Almost three years ago exactly, Steve Jobs took the stage at Yerba Buena centre in San Francisco to announce he was killing the traditional PC.Of course, Steve Jobs being Steve Jobs, he didn’t actually announce he was killing the PC. Instead, he introduced the iPad, a lightweight computer that looked more like a giant iPod Touch than a PC. And in his presentation of the iPad he zeroed in on Netbooks more than desktops or full-blown laptops.
Yet, here we are three years later and it’s clearer than ever the PC era is over.
Last quarter Apple sold 4.2 million Macs, missing analyst estimates by nearly one million units. Apple’s Mac business was down 16 per cent year over year on a weekly sales basis compared to the overall PC market, which was down 6 per cent, according to IDC.
Apple had a good explanation for why Mac sales were light. On the earnings call, CEO Tim Cook said, Apple announced new iMacs in October, but didn’t ship them until the end of November and the middle of December. At the end of the quarter, supply was “constrained” for the iMac. Apple couldn’t make enough to meet demand.
He then added that the 2011 quarter had 14 weeks in it, and the 2012 quarter only had 13 weeks. Additionally, channel inventory contributed to the difference in sales.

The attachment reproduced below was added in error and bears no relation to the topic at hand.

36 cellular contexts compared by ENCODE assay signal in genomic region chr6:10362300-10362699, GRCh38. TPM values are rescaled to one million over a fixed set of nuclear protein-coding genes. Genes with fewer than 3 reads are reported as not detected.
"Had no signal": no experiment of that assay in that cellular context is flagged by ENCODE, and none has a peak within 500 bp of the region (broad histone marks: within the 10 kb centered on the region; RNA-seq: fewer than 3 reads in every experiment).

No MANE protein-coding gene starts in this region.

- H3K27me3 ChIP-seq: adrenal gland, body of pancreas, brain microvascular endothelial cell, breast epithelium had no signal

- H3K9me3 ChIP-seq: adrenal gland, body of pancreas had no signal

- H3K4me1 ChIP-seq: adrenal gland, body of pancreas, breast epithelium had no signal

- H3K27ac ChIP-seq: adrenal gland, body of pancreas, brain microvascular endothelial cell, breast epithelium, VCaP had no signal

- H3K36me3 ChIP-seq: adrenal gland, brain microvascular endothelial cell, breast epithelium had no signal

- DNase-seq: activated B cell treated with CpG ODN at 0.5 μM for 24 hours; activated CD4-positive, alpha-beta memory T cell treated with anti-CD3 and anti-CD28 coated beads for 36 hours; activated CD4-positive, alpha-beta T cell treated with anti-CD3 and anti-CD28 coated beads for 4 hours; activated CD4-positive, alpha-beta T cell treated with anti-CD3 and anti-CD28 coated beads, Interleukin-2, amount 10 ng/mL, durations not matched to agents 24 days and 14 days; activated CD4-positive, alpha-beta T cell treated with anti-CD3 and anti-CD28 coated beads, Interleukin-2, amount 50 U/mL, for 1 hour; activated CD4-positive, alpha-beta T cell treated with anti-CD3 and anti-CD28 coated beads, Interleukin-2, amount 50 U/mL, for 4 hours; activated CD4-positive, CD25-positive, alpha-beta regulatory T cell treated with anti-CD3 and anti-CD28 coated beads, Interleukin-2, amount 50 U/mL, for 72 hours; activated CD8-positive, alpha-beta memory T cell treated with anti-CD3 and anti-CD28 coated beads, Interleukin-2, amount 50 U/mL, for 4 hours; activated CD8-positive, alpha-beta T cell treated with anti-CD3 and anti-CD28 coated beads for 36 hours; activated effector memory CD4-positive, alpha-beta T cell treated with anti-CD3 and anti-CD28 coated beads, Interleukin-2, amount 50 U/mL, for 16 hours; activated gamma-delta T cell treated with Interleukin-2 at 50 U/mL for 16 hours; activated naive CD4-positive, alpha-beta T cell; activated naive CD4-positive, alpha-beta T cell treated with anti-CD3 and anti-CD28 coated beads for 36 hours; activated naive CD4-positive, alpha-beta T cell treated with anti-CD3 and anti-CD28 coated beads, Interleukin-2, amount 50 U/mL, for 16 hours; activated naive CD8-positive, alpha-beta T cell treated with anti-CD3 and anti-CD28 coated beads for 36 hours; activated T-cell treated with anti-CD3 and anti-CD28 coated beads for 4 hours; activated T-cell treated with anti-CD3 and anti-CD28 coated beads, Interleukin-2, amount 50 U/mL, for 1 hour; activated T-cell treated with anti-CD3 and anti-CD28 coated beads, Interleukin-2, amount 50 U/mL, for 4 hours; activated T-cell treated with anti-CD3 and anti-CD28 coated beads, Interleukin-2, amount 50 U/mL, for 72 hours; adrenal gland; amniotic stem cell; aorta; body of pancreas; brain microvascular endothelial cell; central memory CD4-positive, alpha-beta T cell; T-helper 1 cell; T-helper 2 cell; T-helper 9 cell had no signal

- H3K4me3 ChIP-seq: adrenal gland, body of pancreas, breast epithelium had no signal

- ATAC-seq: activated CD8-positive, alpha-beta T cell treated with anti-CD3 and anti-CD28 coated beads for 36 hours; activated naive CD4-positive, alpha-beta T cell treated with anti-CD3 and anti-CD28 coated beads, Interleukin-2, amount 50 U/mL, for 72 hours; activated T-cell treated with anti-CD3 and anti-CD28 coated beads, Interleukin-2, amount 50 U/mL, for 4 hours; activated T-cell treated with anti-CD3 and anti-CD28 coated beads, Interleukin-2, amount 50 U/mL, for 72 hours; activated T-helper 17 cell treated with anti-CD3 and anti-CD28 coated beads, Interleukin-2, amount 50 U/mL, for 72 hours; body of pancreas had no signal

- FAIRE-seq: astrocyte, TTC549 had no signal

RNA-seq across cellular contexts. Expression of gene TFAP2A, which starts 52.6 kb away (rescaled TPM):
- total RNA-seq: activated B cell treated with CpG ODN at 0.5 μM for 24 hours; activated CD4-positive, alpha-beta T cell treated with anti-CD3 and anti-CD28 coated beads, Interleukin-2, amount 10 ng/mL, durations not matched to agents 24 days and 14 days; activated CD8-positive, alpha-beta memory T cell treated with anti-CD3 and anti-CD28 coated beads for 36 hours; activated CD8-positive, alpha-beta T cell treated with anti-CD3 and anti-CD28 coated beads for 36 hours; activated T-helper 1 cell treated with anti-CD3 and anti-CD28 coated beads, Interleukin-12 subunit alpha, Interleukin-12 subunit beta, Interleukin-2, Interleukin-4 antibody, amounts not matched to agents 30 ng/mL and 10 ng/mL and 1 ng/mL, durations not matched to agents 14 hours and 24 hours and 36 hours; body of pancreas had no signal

If you add all of that up, Apple’s Mac business decline wouldn’t have been as bad. It might have even been up.
Photo: Business Insider
But then Cook added two notes of caution for people expecting a turnaround this quarter, saying, “One, the market for PCs is weak. IDC’s last estimate I believe was around negative 6%. Two, we sold 23 million iPads and we obviously could have sold more than this because we could not build enough iPad Mini’s to come into a demand balance. So, we’ve always said there was some cannibalization there I’m sure there were some cannibalization of Macs there.”Right there Cook said the obvious. The Mac business isn’t as bad as the numbers look, but don’t get your hopes up for some massive revitalization of the business.
Photo: Business Insider
It’s not trivial for Apple’s Mac business to be worse than expected. On the call, one analyst pointed out the shortfall in Mac sales equates to $1-$1.5 billion. That’s the difference between beating Wall Street estimates easily, and missing.And while it’s been painful for Apple’s stock that it missed on revenue, from management’s perspective it doesn’t seem like a big deal. This is what Apple does. It’s happy to destroy the Mac business.
As Cook has said in the past, if Apple doesn’t do it, then someone else will. So, Apple is doing it.
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